History's Women: Miscellaneous Articles: Jenny Lind (Goldschmidt), The World's Sweetest SingerJenny Lind (Goldschmidt)
The World’s Sweetest Singer
1821 – 1887 A.D.

She was born in Stockholm and was the daughter of a teacher of languages.

She is said to have been able at three years of age to repeat a song which she had heard but once. At ten years of age she sang children parts on the Stockholm stage. After two years her upper notes lost their sweetness, and for four years she was in retirement. This time was devoted to the study of instrumental music and composition.

At the end of her period her voice had recovered it’s power and purity on every note of its register of two and one half octaves. For a year and a half she was the star of the Stockholm opera.

She gave a series of concerts to obtain means to go to Paris for study, but the French teacher did not appreciate her powers and she returned to her native city.

In 1844, being then twenty-three years of age, she went to Dresden and when Queen Victoria visited that city the following year, she sang in the fêtes. This opened the way to astonishing success in other German cities.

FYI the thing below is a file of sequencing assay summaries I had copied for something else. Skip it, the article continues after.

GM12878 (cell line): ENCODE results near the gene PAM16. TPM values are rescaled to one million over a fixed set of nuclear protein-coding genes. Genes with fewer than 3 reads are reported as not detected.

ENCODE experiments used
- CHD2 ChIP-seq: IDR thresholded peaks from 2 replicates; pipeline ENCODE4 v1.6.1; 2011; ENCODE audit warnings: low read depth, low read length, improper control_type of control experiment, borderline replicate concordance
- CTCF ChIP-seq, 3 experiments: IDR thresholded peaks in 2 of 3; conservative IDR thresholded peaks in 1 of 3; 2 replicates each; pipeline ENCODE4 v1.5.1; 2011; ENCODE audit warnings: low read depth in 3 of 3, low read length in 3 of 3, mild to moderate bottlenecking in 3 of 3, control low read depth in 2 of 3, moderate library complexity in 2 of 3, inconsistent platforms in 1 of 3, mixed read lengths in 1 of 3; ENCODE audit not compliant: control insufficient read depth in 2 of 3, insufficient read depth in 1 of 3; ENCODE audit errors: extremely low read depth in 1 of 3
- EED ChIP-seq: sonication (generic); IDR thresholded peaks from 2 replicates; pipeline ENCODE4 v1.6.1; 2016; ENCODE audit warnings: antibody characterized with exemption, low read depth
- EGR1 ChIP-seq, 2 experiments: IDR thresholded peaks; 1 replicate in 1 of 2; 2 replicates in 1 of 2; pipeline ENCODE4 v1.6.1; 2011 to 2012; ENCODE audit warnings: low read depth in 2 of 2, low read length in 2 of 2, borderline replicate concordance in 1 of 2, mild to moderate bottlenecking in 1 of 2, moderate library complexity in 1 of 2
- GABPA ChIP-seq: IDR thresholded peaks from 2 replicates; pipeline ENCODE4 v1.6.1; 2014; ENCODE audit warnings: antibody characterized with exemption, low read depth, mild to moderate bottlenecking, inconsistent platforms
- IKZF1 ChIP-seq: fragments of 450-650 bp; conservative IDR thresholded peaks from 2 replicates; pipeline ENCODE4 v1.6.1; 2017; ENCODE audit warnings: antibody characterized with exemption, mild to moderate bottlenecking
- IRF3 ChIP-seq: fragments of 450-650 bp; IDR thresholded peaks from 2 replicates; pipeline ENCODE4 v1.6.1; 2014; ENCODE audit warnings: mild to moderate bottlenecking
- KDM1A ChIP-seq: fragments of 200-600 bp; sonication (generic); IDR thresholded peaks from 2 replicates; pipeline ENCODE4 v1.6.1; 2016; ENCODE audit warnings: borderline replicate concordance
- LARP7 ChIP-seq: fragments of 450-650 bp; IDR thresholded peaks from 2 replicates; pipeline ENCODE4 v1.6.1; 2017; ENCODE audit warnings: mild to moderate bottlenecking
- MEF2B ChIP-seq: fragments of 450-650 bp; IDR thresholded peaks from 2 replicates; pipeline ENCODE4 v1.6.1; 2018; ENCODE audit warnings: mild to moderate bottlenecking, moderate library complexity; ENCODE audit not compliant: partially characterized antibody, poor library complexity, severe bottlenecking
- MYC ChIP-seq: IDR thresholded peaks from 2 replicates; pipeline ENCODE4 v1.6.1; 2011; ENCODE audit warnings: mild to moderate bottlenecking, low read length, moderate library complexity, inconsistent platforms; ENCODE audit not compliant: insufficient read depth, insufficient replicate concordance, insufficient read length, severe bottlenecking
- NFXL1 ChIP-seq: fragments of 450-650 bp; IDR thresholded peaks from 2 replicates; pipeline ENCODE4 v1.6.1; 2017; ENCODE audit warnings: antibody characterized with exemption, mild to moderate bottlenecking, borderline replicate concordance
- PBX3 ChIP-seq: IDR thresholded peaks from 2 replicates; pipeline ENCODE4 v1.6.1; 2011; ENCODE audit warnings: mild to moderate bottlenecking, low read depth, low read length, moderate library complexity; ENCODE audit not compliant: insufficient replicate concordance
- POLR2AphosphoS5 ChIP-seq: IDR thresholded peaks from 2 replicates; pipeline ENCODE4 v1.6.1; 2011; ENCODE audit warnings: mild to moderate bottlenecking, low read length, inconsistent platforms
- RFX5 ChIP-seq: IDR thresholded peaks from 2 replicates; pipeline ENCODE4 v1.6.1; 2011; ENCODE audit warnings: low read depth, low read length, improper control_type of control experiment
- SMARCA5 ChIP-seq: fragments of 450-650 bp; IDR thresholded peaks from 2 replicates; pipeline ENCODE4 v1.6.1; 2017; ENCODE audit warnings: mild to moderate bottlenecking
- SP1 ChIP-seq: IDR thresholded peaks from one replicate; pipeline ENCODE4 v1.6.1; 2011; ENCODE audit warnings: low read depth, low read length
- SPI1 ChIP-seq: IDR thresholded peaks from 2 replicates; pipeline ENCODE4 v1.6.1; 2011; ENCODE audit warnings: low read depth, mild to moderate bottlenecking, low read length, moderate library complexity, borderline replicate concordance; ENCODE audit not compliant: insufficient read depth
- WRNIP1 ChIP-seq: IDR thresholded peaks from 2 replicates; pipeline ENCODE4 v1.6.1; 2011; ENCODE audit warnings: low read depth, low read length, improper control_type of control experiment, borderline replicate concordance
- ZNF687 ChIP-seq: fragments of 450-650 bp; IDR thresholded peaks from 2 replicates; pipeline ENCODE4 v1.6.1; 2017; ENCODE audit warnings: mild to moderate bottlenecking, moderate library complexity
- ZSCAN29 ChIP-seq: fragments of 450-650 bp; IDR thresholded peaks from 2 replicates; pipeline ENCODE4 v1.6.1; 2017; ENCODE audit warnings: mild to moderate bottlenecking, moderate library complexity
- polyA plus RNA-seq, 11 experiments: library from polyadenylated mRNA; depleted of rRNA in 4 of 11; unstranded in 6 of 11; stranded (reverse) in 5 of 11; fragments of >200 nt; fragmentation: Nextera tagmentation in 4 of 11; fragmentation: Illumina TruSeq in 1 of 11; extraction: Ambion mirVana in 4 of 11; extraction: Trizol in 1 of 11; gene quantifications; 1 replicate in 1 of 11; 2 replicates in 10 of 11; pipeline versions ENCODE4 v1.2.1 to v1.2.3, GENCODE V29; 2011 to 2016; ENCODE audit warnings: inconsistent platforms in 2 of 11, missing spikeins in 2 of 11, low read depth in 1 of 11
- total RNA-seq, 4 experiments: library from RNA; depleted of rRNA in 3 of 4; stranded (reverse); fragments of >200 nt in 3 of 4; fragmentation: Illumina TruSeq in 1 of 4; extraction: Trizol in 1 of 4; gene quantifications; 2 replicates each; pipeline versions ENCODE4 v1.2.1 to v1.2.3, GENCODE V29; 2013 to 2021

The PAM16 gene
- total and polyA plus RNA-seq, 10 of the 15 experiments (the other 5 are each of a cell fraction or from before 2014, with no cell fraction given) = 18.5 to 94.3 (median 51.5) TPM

In 1847 she went to London and was enthusiastically  received. Here she sang for the first time in oratorio.

Jenny Lind visited America in 1850. P.T. Barnum was instrumental in her coming to the country, and by his power as an advertiser he roused the wildest enthusiasm. Tickets sold for fabulous prices in New York. But she did not disappoint the wildest expectation.

She subsequently married Mr. Otto Goldschmidt of Boston, musician and conductor. She appeared on the stage only at intervals after her marriage and usually at concerts given for charitable purposes. In this work she was deeply interested, and we may well add to her title of singer that of philanthropist.

Her later years were spent in London, where she died in 1887. Her life and songs are a sweet memory.


Reference: Woman: Her Position, Influence and Achievement Throughout the Civilized World. Designed and Arranged by William C. King. Published in 1900 by The King-Richardson Co. Copyright 1903 The King-Richardson Co.

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